The Tonkinese breed is supposedly named because, like the Burmese and Siamese cats, their genetic heritage is in Southeast Asia. Tonkin is an old name for one part of what is now Vietnam. However, the name is actually a variant on its original name, “Tonkanese,” used by Canadian breeders as a reference to the island in the musical South Pacific where discrimination against half-breeds does not exist. The origins of this breed are, like many others, shrouded in mystery. While it is indeed a recent cross between the Burmese and Siamese breeds, cats resembling the Tonkinese breed have said to have appeared in the 1800s. These were the so-called Chocolate Burmese cats of that era. One account says that the first Tonkinese cat existed in the 1930s and was cross-bred with a Siamese one. Tonkinese cats are commonly called “Tonks.”
Tonkinese cats are known to be muscular cats, thus appearing heavier than they actually are. They are distinguished by their oval-shaped paws and a wedge-shaped head, resembling a Siamese cat. Tonkinese cats appear in three major color patterns, namely mink, solid, and pointed. Mink Tonkinese cats are the ones often seen in shows. Much like the Siamese cat, Tonkinese cats grow darker in color as they age. Typically, depending on whether the cats come from so-called closed-book or hybrid litters, there can be up to six Tonkinese kittens in a litter.
Of course, closed-book litters, as a result of inbreeding can have much less kittens, and can be much smaller. (A closed-book litter refers to that originating from a cat registered with a closed-book cat registry.) Cross-breeding Tonkinese cats of similar or different characteristics will likely bring out different combinations of mink, solid, and pointed kittens. Tonkinese cats are unusually intelligent and inquisitive (very much like another Burmese mutation, the Singapura), and are affectionate around people. They are playful but not hyperactive.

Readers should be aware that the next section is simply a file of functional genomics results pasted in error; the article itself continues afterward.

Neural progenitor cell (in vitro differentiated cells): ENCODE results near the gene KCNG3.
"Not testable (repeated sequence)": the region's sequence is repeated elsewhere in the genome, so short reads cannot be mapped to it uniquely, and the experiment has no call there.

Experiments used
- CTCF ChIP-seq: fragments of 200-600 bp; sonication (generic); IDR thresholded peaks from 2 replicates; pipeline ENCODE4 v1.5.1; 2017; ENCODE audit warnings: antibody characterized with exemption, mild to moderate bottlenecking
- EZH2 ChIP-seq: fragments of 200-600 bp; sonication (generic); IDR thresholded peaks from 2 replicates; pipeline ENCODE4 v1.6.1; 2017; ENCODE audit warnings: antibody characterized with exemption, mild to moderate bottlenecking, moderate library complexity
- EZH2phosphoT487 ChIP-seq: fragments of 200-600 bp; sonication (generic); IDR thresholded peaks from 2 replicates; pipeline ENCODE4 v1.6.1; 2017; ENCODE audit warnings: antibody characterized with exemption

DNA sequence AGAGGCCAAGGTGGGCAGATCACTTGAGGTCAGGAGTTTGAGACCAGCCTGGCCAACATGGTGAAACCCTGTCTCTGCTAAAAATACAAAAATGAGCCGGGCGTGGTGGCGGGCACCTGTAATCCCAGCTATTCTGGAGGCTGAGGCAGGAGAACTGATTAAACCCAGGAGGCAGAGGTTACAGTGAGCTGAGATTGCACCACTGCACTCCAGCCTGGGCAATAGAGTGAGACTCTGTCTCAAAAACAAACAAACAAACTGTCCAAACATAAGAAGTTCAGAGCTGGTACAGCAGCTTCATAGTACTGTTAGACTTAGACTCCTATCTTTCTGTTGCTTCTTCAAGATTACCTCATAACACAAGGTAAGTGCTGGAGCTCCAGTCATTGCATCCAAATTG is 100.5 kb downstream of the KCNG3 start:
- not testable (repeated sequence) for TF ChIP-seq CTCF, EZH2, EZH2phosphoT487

It is suggested that Tonkinese cats should be kept active while their owners are not around, preferably leaving them with toys or even other cats. They are not fond of living alone without attention, and if Tonkinese cats are left outside, they can get lost or stolen. Like some other breeds of cat such as the Siberian, they are good for “dog people” who are otherwise not used to cats. As Tonkinese cats are Siamese cross-breeds, common health issues with Siamese can arise. Tonkinese kittens are particularly prone to colds, for example, but it is not dangerous. They are also prone to gingivitis, thus requiring that their teeth be brushed. Tonkinese cats like being brushed, and some owners recommend it as a good way of bonding between owner and cat.
The Tonkinese cat, while dating back to the 1800s by some accounts, is no stranger to controversy. As some of its features naturally emerge, some Burmese and Siamese cat breeders have tried in the past to breed out the Tonkinese cats’ unique characteristics. Some even question whether such a cross-breed is itself necessary. However, owners who prefer an active yet laid-back cat find that a Tonkinese cat is well worth up one’s alley.